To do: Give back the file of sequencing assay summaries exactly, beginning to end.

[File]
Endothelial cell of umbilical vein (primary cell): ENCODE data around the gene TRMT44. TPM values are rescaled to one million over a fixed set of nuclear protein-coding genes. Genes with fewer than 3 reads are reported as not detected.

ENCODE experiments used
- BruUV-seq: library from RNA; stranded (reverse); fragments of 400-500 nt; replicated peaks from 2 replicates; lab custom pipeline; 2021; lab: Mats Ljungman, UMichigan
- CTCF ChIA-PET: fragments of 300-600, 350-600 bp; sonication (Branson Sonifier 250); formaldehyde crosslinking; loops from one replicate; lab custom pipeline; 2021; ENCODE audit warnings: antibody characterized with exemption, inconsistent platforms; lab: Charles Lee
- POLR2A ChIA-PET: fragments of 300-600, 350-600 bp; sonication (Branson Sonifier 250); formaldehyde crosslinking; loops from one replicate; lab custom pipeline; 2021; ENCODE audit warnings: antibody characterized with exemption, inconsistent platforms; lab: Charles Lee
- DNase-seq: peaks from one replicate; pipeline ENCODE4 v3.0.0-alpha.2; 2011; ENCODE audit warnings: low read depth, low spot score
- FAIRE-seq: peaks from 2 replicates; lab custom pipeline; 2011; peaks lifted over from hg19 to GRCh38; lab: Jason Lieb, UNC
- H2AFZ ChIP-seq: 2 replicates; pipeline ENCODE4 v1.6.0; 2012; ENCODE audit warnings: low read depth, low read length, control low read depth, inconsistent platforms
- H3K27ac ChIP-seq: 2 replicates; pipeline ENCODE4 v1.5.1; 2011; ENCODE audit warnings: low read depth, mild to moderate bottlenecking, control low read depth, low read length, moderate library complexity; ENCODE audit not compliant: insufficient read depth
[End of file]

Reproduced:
Endothelial cell of umbilical vein (primary cell): ENCODE data around the gene TRMT44. TPM values are rescaled to one million over a fixed set of nuclear protein-coding genes. Genes with fewer than 3 reads are reported as not detected.

ENCODE experiments used
- BruUV-seq: library from RNA; stranded (reverse); fragments of 400-500 nt; replicated peaks from 2 replicates; lab custom pipeline; 2021; lab: Mats Ljungman, UMichigan
- CTCF ChIA-PET: fragments of 300-600, 350-600 bp; sonication (Branson Sonifier 250); formaldehyde crosslinking; loops from one replicate; lab custom pipeline; 2021; ENCODE audit warnings: antibody characterized with exemption, inconsistent platforms; lab: Charles Lee
- POLR2A ChIA-PET: fragments of 300-600, 350-600 bp; sonication (Branson Sonifier 250); formaldehyde crosslinking; loops from one replicate; lab custom pipeline; 2021; ENCODE audit warnings: antibody characterized with exemption, inconsistent platforms; lab: Charles Lee
- DNase-seq: peaks from one replicate; pipeline ENCODE4 v3.0.0-alpha.2; 2011; ENCODE audit warnings: low read depth, low spot score
- FAIRE-seq: peaks from 2 replicates; lab custom pipeline; 2011; peaks lifted over from hg19 to GRCh38; lab: Jason Lieb, UNC
- H2AFZ ChIP-seq: 2 replicates; pipeline ENCODE4 v1.6.0; 2012; ENCODE audit warnings: low read depth, low read length, control low read depth, inconsistent platforms
- H3K27ac ChIP-seq: 2 replicates; pipeline ENCODE4 v1.5.1; 2011; ENCODE audit warnings: low read depth, mild to moderate bottlenecking, control low read depth, low read length, moderate library complexity; ENCODE audit not compliant: insufficient read depth